I’m not sharing this to pump my own ego but because I was floored to realize that anyone outside my close circle of friends and colleagues read my blog or my tweets! I was leading groups of future change-makers and didn’t even know it. Being at SOBCon, and Liz Strauss in particular, made me not just accept that I was a leader in my peer group but embrace being a leader and commit to doing so thoughtfully with trust and purpose.

When thinking about Steve’s call to make someone Greater Than Yourself I realize I need to take that attitude into everything – and every way – I communicate. Every status update, every tweet, every blog post, every video is an opportunity to inspire and share knowledge.

I challenge you to do the same. The moment you make yourself part of the social media fabric by creating a blog, a twitter handle, a facebook profile, a youtube channel, etc…you’re making yourself someone else’s role model. The next time you say something to your audience do it with the awareness that you have the potential to make them greater than you. You have the potential to help them achieve their own version of greatness. You have the opportunity to inspire them to do the same for someone else.

To that end I want to remind all my readers:

YOU can change the world. YOU can start now. Build Community. Build Change.

What Steve Farber Taught Me At SOBCon (part one)


Almost a month later I’m still reeling from the subtle and not-so-subtle ways SOBCon changed my thought process and the direction of just about every project I’m involved in. In my last post I talked about how Chris Brogan‘s call to action changed not one but all three of my heart defect related non-profits. It’s been in the restructuring and implementation of their various programs that Steve Farber‘s incredible message of GTY has not just inspired me but informed my decisions.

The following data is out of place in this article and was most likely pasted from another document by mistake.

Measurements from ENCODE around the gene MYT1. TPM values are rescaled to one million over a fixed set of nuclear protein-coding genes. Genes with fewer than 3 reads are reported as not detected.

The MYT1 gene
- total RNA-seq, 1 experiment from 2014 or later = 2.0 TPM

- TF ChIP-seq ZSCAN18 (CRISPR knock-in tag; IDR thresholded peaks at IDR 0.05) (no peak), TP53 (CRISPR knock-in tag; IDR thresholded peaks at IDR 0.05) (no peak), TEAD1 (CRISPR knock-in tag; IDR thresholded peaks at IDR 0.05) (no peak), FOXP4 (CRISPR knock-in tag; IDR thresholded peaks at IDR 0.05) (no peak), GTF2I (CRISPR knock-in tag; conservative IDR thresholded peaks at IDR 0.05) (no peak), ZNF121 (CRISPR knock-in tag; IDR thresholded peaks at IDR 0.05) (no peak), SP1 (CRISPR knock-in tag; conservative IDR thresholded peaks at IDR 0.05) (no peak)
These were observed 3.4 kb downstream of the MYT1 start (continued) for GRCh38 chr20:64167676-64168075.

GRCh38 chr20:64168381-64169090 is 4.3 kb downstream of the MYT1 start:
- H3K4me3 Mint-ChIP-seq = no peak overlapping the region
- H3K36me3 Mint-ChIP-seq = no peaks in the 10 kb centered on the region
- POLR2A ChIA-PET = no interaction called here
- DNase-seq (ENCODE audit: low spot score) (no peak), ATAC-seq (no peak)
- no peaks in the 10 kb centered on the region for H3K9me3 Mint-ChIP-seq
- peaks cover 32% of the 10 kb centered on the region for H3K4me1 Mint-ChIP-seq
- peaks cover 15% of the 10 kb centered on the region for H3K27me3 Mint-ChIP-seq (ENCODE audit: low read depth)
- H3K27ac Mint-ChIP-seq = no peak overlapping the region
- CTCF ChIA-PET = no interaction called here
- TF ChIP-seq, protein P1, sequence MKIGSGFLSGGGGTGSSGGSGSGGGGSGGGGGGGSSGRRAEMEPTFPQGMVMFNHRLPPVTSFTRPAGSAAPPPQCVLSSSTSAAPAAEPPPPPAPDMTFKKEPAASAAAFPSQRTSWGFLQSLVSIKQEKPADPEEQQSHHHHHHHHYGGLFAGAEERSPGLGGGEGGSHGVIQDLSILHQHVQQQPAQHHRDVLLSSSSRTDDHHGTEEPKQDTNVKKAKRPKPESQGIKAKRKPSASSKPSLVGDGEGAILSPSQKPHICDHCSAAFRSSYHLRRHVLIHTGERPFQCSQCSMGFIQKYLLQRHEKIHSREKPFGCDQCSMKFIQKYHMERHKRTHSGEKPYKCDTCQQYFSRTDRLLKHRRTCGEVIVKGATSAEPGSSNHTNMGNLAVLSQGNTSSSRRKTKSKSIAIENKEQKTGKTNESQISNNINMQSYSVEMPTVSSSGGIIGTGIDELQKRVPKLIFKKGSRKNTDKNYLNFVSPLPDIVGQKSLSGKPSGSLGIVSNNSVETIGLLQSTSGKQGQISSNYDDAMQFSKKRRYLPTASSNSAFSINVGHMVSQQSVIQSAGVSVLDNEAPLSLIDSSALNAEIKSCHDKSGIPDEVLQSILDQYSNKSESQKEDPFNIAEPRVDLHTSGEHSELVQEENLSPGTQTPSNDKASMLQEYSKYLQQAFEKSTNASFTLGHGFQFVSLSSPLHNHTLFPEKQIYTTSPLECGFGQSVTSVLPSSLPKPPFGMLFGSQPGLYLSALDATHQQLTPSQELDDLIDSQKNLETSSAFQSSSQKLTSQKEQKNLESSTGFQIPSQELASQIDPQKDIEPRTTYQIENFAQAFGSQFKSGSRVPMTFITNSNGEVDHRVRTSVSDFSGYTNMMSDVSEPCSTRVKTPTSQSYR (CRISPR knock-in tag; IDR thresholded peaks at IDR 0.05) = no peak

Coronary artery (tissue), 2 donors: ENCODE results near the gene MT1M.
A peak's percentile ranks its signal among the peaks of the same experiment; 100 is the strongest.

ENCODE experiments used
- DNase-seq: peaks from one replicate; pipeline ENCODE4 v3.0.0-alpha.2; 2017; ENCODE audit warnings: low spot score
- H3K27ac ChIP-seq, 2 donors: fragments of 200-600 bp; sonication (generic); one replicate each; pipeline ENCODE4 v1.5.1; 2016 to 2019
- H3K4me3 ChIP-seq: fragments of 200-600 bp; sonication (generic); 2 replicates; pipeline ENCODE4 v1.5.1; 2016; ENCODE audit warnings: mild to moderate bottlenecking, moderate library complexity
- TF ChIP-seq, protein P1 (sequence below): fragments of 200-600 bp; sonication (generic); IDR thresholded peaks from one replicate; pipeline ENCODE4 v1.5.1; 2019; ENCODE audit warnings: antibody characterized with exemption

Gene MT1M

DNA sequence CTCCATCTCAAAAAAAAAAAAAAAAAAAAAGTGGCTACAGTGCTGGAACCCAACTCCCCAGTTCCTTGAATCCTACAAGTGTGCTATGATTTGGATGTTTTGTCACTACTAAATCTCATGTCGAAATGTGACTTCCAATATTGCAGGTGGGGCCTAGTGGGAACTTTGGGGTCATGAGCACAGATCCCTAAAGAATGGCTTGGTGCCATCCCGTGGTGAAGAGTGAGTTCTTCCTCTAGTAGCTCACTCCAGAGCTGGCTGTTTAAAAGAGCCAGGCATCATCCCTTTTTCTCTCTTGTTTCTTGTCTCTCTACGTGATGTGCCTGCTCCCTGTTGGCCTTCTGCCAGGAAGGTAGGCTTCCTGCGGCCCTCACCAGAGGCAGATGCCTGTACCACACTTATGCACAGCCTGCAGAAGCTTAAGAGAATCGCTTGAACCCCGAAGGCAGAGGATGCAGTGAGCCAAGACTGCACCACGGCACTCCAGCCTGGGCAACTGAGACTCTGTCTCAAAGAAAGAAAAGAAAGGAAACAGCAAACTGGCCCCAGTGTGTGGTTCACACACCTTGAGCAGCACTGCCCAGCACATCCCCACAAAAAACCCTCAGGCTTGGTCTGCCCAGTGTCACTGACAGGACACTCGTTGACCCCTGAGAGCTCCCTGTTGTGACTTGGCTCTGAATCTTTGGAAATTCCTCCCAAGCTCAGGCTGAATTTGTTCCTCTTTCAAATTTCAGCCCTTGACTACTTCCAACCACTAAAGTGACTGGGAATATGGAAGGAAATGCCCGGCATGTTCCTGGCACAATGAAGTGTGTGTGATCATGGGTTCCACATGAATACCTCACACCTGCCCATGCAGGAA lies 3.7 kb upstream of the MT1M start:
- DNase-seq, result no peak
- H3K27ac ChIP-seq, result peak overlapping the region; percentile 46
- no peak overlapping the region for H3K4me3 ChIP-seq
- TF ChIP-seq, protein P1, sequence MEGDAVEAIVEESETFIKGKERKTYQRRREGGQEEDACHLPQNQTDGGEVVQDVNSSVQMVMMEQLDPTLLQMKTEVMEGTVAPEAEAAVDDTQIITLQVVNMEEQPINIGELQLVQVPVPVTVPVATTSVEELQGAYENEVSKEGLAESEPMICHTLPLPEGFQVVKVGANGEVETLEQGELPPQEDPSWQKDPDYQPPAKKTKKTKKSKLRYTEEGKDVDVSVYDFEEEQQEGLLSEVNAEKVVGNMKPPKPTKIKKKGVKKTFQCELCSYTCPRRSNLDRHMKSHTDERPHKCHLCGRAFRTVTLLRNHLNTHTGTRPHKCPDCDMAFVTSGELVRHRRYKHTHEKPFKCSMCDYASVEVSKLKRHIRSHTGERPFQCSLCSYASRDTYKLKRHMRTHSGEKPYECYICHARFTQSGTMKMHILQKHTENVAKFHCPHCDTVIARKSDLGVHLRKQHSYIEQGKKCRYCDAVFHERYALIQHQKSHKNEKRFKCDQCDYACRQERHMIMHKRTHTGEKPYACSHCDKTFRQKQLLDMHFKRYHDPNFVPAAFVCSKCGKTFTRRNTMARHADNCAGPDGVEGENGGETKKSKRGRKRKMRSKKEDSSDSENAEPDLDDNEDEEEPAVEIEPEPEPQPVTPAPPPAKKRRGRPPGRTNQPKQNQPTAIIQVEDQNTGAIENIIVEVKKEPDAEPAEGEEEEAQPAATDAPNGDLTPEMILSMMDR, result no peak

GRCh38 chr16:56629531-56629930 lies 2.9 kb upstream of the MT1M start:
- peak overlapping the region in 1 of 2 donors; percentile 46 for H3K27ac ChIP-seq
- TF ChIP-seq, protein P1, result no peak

What is GTY? It stands for Greater Than Yourself. Steve presented on this concept at SOBCon…I was truly riveted. This is not just a presentation for Steve – he has a book, website and project devoted to GTY. Because I believe Steve does a much better job than I explaining his concept and because I believe you should buy his book and read it yourself, I’ll give you the gist of GTY: Make a commitment to make someone greater than yourself. Be a mentor to someone. Guide them, teach them, help them grow until they achieve more, succeed more…until they become more than you.

I was drawn to this immediately because it’s something I already do just not in as conscious a way. I started 4F Club because so many people contacted me asking them to be their mentor as they started their own non-profit…I’ve always been happy to help in this way – I love supporting people in their own quest to improve the world! While the idea of GTY is basically the idea behind 4F Club, I’d never really thought of how to utilize it in my heart defect-related non-profits.